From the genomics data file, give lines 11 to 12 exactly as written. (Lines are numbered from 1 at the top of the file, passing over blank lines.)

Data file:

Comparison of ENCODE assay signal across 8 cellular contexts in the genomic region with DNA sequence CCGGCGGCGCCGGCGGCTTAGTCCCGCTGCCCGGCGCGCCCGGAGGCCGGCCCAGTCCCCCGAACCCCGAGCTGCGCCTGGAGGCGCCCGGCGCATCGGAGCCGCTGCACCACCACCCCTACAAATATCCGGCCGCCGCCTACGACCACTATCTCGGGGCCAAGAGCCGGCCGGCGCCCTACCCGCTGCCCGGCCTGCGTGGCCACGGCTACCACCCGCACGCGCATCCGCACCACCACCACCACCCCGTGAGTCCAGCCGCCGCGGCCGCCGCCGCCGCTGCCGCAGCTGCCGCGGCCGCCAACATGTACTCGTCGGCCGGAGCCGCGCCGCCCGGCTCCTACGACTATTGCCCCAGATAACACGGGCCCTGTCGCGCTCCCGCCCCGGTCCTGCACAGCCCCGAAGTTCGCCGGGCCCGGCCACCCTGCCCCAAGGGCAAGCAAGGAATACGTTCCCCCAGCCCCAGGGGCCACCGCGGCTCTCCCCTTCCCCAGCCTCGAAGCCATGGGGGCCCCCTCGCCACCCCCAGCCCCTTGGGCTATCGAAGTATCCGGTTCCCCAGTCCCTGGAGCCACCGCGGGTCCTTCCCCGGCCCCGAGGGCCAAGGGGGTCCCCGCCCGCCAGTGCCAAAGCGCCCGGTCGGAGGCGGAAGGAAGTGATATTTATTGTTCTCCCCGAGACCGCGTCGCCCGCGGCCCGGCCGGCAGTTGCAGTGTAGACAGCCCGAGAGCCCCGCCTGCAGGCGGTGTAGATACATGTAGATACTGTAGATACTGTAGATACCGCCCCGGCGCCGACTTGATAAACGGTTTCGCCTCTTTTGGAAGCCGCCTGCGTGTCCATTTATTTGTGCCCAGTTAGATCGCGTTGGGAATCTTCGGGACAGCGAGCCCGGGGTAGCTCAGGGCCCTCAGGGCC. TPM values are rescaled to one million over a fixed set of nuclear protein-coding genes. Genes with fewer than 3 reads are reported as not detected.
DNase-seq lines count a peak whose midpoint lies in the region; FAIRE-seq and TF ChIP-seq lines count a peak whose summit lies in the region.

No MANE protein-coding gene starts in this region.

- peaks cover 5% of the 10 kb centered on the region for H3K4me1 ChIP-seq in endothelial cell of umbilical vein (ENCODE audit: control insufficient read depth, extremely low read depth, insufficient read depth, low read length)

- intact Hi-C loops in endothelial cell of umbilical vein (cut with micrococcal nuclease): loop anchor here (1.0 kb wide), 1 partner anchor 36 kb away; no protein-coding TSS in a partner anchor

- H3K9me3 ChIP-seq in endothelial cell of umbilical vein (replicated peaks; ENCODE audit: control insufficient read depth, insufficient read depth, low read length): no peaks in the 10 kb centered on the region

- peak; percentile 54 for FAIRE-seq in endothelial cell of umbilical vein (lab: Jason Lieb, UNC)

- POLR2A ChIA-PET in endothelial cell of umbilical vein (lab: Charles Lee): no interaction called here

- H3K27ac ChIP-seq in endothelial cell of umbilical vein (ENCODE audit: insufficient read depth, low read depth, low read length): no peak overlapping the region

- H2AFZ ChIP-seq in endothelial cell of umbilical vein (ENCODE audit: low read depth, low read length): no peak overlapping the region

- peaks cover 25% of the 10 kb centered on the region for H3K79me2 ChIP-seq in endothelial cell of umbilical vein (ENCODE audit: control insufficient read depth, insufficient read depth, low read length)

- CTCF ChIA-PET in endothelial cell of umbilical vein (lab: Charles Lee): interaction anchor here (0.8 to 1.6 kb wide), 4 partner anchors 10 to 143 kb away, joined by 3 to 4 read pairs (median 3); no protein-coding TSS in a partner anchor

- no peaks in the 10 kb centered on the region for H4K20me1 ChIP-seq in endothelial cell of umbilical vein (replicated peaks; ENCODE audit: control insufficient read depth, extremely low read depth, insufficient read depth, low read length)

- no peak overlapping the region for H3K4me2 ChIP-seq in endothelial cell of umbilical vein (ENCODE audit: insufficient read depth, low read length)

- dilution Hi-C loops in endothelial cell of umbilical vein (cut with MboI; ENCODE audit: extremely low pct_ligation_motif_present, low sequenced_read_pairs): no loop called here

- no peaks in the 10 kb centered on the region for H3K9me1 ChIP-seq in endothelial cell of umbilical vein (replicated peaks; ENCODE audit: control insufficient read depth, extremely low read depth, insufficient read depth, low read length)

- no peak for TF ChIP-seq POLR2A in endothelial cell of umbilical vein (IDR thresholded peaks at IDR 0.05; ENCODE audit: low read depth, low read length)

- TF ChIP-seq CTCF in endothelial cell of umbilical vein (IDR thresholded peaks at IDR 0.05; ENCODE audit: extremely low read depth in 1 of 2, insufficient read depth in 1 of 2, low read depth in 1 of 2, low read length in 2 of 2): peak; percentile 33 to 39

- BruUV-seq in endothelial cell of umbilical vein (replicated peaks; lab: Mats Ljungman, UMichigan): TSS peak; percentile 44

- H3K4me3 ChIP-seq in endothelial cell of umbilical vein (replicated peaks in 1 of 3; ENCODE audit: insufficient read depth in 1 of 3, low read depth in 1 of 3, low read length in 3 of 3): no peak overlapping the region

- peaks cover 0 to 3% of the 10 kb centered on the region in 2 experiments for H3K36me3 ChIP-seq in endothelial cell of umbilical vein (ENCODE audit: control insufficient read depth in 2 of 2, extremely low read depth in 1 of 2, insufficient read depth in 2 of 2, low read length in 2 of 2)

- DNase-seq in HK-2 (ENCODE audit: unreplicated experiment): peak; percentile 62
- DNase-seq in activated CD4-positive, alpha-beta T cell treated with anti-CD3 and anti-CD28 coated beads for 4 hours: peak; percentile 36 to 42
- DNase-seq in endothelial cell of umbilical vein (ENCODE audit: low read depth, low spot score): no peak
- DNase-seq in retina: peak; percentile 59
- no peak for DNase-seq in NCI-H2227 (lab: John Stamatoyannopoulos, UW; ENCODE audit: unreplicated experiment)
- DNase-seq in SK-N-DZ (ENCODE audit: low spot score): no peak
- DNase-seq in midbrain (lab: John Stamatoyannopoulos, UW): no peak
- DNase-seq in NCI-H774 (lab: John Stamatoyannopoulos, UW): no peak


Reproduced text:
- peaks cover 25% of the 10 kb centered on the region for H3K79me2 ChIP-seq in endothelial cell of umbilical vein (ENCODE audit: control insufficient read depth, insufficient read depth, low read length)

- CTCF ChIA-PET in endothelial cell of umbilical vein (lab: Charles Lee): interaction anchor here (0.8 to 1.6 kb wide), 4 partner anchors 10 to 143 kb away, joined by 3 to 4 read pairs (median 3); no protein-coding TSS in a partner anchor